Jul 25 2015

New Technology Revolutionizing Old Habits: Biogas and Renewable Energy

Published by under Student blog entries

In this class we have mainly focused on the ability to conserve and harness energy from renewable sources that have previously been untapped (at least on a large scale). In most cases, this includes things like wind energy, salinity gradients, oceanic currents, etc., i.e. natural phenomena that we should then be able to extract energy from in a continuous, renewable manner. However, I recently came across a process that takes one of man’s most proliferate productions (waste) and uses new technology to harness and use its energy. Biogas is essentially the byproduct gas that occurs when organic material breaks down. This is very closely the process that has developed natural gas deposits in the Earth’s crust that we now harvest and use to create power or heat homes. However, this process also occurs in the densely packed landfills that are increasingly covering Earth. For years scientists have known about this gas, and for years they have developed ventilation systems that simply filter the byproduct into the atmosphere or even burn it off upon removal. This is highly wasteful, because this biogas can be easily converted and seamlessly used to replace natural gas. At the world’s largest landfill in Guatapara, Brasil, GE engines are now processing and converting this gas into electricity capable of powering up to 35,000 homes (GE).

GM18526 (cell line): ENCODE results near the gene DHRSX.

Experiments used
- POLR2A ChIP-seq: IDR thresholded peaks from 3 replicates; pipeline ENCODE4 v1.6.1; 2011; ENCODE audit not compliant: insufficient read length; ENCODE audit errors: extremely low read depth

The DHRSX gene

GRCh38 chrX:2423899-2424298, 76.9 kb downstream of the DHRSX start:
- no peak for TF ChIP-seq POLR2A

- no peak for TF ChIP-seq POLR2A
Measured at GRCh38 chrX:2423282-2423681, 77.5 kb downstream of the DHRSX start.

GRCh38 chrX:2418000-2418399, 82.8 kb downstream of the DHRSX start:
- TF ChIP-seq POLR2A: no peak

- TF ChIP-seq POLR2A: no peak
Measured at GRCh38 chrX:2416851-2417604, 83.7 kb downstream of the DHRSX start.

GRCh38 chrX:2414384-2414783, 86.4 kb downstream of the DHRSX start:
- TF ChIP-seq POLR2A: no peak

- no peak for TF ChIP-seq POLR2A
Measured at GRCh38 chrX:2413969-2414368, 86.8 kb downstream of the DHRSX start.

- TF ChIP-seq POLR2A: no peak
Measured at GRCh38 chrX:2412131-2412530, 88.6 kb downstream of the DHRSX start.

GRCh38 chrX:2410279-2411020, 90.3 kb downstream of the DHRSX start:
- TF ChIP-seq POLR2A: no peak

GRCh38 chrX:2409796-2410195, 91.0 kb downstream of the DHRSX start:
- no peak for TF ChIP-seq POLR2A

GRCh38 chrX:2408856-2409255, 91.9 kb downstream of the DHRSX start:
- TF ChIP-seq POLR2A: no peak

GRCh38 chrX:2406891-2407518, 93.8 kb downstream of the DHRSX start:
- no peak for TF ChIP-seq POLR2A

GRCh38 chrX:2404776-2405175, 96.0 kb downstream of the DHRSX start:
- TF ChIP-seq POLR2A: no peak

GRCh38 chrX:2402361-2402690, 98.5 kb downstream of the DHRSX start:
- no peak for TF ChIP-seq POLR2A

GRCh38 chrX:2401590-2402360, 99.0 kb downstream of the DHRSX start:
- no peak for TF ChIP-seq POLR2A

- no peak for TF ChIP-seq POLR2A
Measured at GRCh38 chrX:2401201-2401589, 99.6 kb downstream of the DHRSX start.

One of the more interesting uses of this technology is how companies plan to make themselves a closed-loop energy system. In Dekalb County, Georgia, USA, the entire waste management fleet runs on renewable natural gas, which is being replaced by landfill natural gas generated from their own landfill. They can essentially power their entire operation from the trash that they collect (USDOE). This type of closed look, self sustaining energy platform has enormous potential, as does biogas in general. This proves that we do not always have to come up with grand new schemes to find renewable energy, but can employ new technologies into old routines to have an enormous impact.




General Electric. (2015). “Invention Factory: How Will We Power The Planet?” Video. Accessed July 22, 2015. Retrieved from http://www.geglobalresearch.com/innovation/invention-factory-how-will-we-power-the-planet

United States Department of Energy. (2013). “Dekalb County Turns Trash to Gas.” Accessed July 23, 2015. Retrieved from http://www.afdc.energy.gov/case/1567.

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